Interview with the blood donor

by Colin Harkness,
intrepid reporter of the unknown

I was surprised to see him in the daylight. I had thought all of his kind feared the sun, that they were all creatures of the night exclusively. But I was mistaken, for here he was in front of me.

Perhaps he and his kind had fabricated the notion to fool the curious like myself, to give us mere mortals an illusion of safety during the daytime. Or perhaps only the more powerful ones like himself were immune to the rays of the sun. I wanted to ask him, but something about his demeanor told me I would get no answer.

He sat across the table from me, a flickering candle between us highlighting his delicate cheekbones and haughty mouth. His lips were red, red as blood, red as especially red blood.

At first, he resembled a man, though even then there was something that set him apart from mere human beings. He was slim and powerful, with a catlike, inhuman grace that he obviously was making great pains to conceal by stubbing his toe on the table leg as he sat down. We had the usual greetings. His name, he said was Ralph. It was a name of mystery, strangely familiar yet hauntingly exotic. I introduced myself, and there was a long silence, a silence that fools would take for an awkward pause but that in truth signaled mysterious portent.

He spoke to me.

"I started donating blood back in 1974," he said, using his rich, full mouth, "when the bloodmobile came to my high school. I was kind of squeamish at first, but I wanted to help people."

I was intrigued.

"So," I asked, "the thought of blood at first repulsed you? Like mortal men, you were frightened? You were not at yet one of the unholy circle? Go on, please, do go on."

"Like I said," he said, "I thought I was going to me sick. Nerves, I guess. But half the guys were like that. Scared they were going to puke or faint or something and be totally embarrassed, but not wanting to look chicken. You know how it is."

But I didn't know. How could I know? His experiences were as far removed from mine as my own life was from that of an insect. He was like a god, and I was like a worm to him. He threw back his black, curly mane and continued.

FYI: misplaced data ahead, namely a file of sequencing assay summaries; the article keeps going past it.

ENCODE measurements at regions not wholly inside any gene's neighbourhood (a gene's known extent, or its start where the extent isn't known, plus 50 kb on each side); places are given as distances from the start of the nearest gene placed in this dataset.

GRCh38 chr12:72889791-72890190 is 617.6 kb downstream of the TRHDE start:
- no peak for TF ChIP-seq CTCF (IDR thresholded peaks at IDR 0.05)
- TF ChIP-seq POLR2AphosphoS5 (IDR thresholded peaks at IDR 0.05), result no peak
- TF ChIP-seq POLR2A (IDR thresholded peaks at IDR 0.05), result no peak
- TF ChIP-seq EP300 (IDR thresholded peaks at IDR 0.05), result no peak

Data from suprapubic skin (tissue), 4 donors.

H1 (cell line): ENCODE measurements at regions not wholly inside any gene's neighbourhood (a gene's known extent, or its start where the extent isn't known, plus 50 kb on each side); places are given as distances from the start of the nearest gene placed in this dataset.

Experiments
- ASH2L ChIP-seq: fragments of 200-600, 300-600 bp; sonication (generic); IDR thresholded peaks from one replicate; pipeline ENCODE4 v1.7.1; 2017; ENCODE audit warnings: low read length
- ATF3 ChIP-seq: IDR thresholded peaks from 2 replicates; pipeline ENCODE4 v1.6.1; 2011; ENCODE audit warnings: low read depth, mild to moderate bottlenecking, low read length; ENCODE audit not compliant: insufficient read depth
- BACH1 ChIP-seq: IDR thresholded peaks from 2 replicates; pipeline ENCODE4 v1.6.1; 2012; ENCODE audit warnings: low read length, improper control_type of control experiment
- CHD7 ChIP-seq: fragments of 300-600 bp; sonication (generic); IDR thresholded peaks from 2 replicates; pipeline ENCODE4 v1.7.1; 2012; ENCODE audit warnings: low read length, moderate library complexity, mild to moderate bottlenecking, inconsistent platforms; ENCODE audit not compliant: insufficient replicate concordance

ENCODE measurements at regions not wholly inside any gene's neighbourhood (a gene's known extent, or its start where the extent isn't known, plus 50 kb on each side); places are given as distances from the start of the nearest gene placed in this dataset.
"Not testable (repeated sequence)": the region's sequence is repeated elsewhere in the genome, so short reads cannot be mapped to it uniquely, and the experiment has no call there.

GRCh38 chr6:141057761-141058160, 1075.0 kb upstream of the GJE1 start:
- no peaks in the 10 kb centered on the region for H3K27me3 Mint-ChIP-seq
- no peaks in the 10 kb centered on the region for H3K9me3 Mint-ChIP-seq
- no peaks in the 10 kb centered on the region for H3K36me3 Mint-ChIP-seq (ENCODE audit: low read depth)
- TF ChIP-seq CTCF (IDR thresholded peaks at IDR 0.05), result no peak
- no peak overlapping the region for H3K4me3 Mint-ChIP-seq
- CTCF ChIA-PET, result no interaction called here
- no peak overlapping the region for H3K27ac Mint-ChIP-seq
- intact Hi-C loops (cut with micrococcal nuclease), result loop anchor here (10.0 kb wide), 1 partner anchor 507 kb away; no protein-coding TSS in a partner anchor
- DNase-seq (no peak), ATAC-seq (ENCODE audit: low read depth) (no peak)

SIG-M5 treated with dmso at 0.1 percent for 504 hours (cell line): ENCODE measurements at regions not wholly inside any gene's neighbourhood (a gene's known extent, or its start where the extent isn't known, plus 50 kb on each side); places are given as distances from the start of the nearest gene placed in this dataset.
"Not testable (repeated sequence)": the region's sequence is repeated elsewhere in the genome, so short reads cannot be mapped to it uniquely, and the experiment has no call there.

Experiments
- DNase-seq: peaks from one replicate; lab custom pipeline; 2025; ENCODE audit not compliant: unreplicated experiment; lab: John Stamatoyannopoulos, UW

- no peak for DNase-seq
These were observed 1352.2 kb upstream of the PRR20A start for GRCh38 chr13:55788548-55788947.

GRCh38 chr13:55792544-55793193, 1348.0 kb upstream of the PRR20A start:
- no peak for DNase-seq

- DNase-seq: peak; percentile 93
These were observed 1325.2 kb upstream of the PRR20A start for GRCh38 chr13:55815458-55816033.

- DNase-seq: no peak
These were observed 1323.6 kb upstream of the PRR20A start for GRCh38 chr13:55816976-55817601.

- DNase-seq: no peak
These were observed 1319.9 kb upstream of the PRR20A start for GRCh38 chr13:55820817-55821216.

"The girls had it easy. They could always change their mind at the last minute -- being girls and all -- and nobody would hardly even tease them much. But if you were a guy and you chickened out, you'd never hear the end of it. Nope, I wasn't going to do that. Not me."

So it was true! At one time, many ages ago, he was like myself, a mere mortal, shrinking in the face of the dark covenant. Gods, how he must be laughing on the inside, looking at me, reading my very thoughts as simply as he might read a page.

"Were you gonna say something?" he asked. "You looked like you were going to say something."

He was mocking me, I could tell. Mocking me and my mere mortality. This was dangerous. He was obviously displaying great patience with me. I could not tell how long this would last. I had to ask a question.

"What was it like, giving blood?" I asked. I tried to conceal my throbbing, pulsating curiosity. But I knew that nothing was hidden from him.

"Well," he answered, "the nervousness was the worse part, really. They ask you a few questions, then you lie down and they tie off your arm, then they stick you."

I was not prepared for this answer. I had no idea of the elaborate rituals and tests this secret society had before they let a mere mortal join their coven. I thought they selected any appealing human to make their own, but I could see that they had their own rules, their own customs. What a fascinating, horrifying shadow society they must live in, mirroring and mocking our own.

"Then," he continued, "you lie down for awhile, occasionally squeezing a rubber ball, till you've filled up the little bag."